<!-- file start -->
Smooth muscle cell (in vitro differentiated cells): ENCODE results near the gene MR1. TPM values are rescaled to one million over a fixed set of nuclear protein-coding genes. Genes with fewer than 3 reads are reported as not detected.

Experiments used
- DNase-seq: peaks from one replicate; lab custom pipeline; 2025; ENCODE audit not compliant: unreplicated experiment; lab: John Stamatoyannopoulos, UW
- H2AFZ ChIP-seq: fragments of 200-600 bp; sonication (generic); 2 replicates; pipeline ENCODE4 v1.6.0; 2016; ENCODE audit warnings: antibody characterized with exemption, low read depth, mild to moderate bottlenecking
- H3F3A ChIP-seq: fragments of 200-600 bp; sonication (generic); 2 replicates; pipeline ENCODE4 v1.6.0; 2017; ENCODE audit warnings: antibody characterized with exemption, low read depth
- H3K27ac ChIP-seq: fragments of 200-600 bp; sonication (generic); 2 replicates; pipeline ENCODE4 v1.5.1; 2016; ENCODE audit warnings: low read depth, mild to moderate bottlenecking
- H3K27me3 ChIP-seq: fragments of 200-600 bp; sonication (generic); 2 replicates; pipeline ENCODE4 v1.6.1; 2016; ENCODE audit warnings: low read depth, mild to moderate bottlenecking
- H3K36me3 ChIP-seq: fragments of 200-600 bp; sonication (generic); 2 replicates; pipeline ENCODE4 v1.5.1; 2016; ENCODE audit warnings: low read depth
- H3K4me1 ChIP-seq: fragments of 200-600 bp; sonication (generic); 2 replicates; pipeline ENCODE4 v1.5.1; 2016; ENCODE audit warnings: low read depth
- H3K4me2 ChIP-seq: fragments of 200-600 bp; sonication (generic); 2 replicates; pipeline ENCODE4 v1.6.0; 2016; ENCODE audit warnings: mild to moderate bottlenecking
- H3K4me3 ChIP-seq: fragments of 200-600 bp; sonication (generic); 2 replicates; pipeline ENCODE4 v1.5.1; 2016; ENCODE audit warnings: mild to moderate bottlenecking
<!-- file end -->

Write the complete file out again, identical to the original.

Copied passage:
Smooth muscle cell (in vitro differentiated cells): ENCODE results near the gene MR1. TPM values are rescaled to one million over a fixed set of nuclear protein-coding genes. Genes with fewer than 3 reads are reported as not detected.

Experiments used
- DNase-seq: peaks from one replicate; lab custom pipeline; 2025; ENCODE audit not compliant: unreplicated experiment; lab: John Stamatoyannopoulos, UW
- H2AFZ ChIP-seq: fragments of 200-600 bp; sonication (generic); 2 replicates; pipeline ENCODE4 v1.6.0; 2016; ENCODE audit warnings: antibody characterized with exemption, low read depth, mild to moderate bottlenecking
- H3F3A ChIP-seq: fragments of 200-600 bp; sonication (generic); 2 replicates; pipeline ENCODE4 v1.6.0; 2017; ENCODE audit warnings: antibody characterized with exemption, low read depth
- H3K27ac ChIP-seq: fragments of 200-600 bp; sonication (generic); 2 replicates; pipeline ENCODE4 v1.5.1; 2016; ENCODE audit warnings: low read depth, mild to moderate bottlenecking
- H3K27me3 ChIP-seq: fragments of 200-600 bp; sonication (generic); 2 replicates; pipeline ENCODE4 v1.6.1; 2016; ENCODE audit warnings: low read depth, mild to moderate bottlenecking
- H3K36me3 ChIP-seq: fragments of 200-600 bp; sonication (generic); 2 replicates; pipeline ENCODE4 v1.5.1; 2016; ENCODE audit warnings: low read depth
- H3K4me1 ChIP-seq: fragments of 200-600 bp; sonication (generic); 2 replicates; pipeline ENCODE4 v1.5.1; 2016; ENCODE audit warnings: low read depth
- H3K4me2 ChIP-seq: fragments of 200-600 bp; sonication (generic); 2 replicates; pipeline ENCODE4 v1.6.0; 2016; ENCODE audit warnings: mild to moderate bottlenecking
- H3K4me3 ChIP-seq: fragments of 200-600 bp; sonication (generic); 2 replicates; pipeline ENCODE4 v1.5.1; 2016; ENCODE audit warnings: mild to moderate bottlenecking